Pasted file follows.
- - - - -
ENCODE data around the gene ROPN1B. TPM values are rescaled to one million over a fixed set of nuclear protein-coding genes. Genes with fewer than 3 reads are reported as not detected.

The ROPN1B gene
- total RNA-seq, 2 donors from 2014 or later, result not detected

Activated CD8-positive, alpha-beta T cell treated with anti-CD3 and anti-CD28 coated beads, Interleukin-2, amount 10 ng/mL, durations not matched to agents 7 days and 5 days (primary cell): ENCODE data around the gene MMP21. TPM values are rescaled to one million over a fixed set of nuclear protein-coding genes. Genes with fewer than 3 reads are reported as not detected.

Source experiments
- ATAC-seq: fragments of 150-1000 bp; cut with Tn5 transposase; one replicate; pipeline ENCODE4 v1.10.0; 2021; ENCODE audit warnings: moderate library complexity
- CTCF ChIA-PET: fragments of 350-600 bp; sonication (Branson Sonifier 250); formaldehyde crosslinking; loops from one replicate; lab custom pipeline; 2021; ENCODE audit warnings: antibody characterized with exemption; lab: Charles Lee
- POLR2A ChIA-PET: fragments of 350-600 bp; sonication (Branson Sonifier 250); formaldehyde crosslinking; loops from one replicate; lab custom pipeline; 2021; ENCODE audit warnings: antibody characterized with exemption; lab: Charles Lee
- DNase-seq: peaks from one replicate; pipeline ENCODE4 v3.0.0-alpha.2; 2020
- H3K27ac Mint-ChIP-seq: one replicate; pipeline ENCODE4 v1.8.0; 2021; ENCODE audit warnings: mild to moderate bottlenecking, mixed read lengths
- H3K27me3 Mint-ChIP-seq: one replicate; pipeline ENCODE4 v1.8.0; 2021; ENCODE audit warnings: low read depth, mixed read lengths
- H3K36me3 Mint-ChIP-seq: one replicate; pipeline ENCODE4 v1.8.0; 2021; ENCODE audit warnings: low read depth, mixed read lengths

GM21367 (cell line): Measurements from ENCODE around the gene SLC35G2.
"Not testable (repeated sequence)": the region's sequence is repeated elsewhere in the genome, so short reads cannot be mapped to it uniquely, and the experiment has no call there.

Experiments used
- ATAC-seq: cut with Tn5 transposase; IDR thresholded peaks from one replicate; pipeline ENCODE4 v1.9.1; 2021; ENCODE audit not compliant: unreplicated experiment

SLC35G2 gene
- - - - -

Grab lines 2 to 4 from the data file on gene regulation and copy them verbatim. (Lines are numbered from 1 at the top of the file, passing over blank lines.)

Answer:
The ROPN1B gene
- total RNA-seq, 2 donors from 2014 or later, result not detected

Activated CD8-positive, alpha-beta T cell treated with anti-CD3 and anti-CD28 coated beads, Interleukin-2, amount 10 ng/mL, durations not matched to agents 7 days and 5 days (primary cell): ENCODE data around the gene MMP21. TPM values are rescaled to one million over a fixed set of nuclear protein-coding genes. Genes with fewer than 3 reads are reported as not detected.